- Sheri Colberg, PhD
Using Insulin? Avoid Gaining Weight
A lot of people with diabetes delay going on insulin for as long as possible because they’ve heard horror stories about how much weight it can make them gain (or maybe they just don’t like shots or needles). Of course, people with type 1 don’t have a choice and have to use insulin to stay alive. Why is it then that using insulin usually causes weight gain, regardless of which type of diabetes you have?
It's possible that you start gaining weight when your blood glucose is more tightly controlled with insulin because you stop peeing out as many calories (glucose appears in your urine when your blood glucose exceeds your urinary threshold, which is usually around 200 mg/dl or 11.1 mmol/l). You may also be gaining from having to eat extra to treat any low blood glucose more often caused by insulin.
If you’re taking oral medications only to lower your blood glucose and they're not working, insulin may still be a viable better control, even though it can cause some weight gain. A lot of the newer medications, though, don't cause weight gain and may actually cause weight loss, such as Invokana (ironically, it works by making you pee out more glucose when your blood levels rise). Some of the newer injected medications (like Byetta) also help control your appetite and promote weight loss due to eating less.
Some studies have looked at whether weight gain is simply a result of eating more when you’re on insulin. One found that weight gain was not due to an increase in food intake, but rather that your body may increase its efficiency in using glucose and other fuels when your glycemic control improves—making you store more available energy from the foods you eat as body fat (even if you’re eating the same amount as before you went on insulin) (1).
What can you do to avoid weight gain if you have to take insulin? Try to stay in good control while using the lowest insulin doses you can because the more insulin you take, the greater your potential for weight gain is. Not surprisingly, the best way to keep your insulin needs in check is to engage in regular physical activity. In another study, some adults with type 2 diabetes gained weight from insulin use while others did not. The main difference between the “gainers” and the “non-gainers” was that the gainers were less physically active (2).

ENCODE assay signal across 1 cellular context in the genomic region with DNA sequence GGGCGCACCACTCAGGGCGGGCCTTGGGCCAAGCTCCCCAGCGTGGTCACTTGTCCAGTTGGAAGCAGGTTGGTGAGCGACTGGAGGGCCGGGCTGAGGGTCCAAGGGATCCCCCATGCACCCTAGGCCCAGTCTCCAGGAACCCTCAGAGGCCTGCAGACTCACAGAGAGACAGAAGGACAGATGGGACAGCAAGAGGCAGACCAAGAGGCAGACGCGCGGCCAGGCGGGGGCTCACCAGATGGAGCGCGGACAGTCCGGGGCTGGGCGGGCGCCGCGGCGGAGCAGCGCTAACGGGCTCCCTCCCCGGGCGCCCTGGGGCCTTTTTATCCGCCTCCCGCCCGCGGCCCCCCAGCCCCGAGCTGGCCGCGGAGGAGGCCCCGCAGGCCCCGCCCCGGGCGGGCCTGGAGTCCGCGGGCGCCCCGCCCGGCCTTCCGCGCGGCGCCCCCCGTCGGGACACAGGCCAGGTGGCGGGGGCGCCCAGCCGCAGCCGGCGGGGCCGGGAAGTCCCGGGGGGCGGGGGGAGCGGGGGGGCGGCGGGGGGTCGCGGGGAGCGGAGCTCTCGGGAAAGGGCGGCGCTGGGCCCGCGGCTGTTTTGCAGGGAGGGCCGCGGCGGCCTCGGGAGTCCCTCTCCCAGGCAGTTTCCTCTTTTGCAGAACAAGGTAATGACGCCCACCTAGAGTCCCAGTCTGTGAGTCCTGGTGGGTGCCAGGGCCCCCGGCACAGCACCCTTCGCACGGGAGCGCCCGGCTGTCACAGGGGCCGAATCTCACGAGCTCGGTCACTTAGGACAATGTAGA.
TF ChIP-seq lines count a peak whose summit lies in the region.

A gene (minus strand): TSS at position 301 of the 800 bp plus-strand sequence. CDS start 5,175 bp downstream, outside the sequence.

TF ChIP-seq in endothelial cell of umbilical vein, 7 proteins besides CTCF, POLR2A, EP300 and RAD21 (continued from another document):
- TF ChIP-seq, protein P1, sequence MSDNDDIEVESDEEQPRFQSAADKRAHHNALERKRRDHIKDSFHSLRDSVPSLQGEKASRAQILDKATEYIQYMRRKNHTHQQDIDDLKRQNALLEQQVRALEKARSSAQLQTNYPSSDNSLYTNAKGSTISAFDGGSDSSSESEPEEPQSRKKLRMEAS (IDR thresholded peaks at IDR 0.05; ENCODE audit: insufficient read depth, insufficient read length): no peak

If you have type 1 diabetes, taking insulin doses that effectively manage your blood glucose can also lead to weight gain, but increasing your activity levels has been shown to prevent getting fatter (3). It's a balancing act between taking just enough insulin to keep your blood glucose in good control without having to eat extra calories to treat or prevent lows. Despite the fact that you may have been told that you can eat whatever you want to as long as you take the insulin to cover it, you will find that eating things that spike glucose quickly (like cake) or have a lot of calories digested over time (like pizza) make it much harder to match insulin to food intake and avoid excessive calorie intake and weight gain.
When you're active, your muscles can take up blood glucose and use it as a fuel without insulin. After exercise, your insulin action is heightened for a few hours and as long as 72 hours, meaning that you will need smaller doses of insulin to have the same glucose-lowering effect post-exercise. It is my personal experience that regular exercise is the best way to prevent insulin-induced weight gain, but your insulin doses will absolutely need to be adjusted downward to prevent lows that would cause you to take in extra calories to treat them.
You may also be able to avoid weight gain by taking a look at the type of insulins that you are using. For example, in overweight type 2 diabetic subjects, use of once-daily Levemir caused less weight gain and less frequent hypoglycemia than use of NPH (4), even combined with use of rapid-acting injections of a separate insulin for meals--and the same is likely true when using Lantus. Anyone taking basal insulin alone (once or twice daily) or following a basal-bolus regimen can benefit by making sure that insulin doses are regulated effectively to prevent blood glucose lows and highs while using as little insulin as absolutely necessary. In other words, the type of insulin you use and the doses you take are both important to consider in the overall management of your diabetes and your body weight, regardless of which type of diabetes you have.
Just as importantly, though, is how you choose to manage your lifestyle, both your exercise and your dietary choices. Changes in your lifestyle, such as cutting back on refined carbohydrates that require larger doses of insulin to cover them and exercising regularly, are likely your best bets to counteract any potential weight gain caused by insulin use. An added side benefit is that if you have type 2 diabetes and start exercising regularly, you may actually lose fat weight and be able to lower your insulin doses more or get off of insulin injections completely.
Jacob AN et al. Weight gain in type 2 diabetes mellitus. Diabetes Obes Metab. 2007 May;9(3):386-93.
Jansen HJ et al. Pronounced weight gain in insulin-treated patients with type 2 diabetes mellitus is associated with an unfavourable cardiometabolic risk profile. Neth J Med. 2010 Nov;68(11):359-66.
Jacob AN et al. Potential causes of weight gain in type 1 diabetes mellitus. Diabetes Obes Metab. 2006 Jul;8(4):404-11.
Fajardo Montañana C et al. Less weight gain and hypoglycaemia with once-daily insulin detemir than NPH insulin in intensification of insulin therapy in overweight Type 2 diabetes patients: the PREDICTIVE BMI clinical trial. Diabet Med. 2008 Aug;25(8):916-23.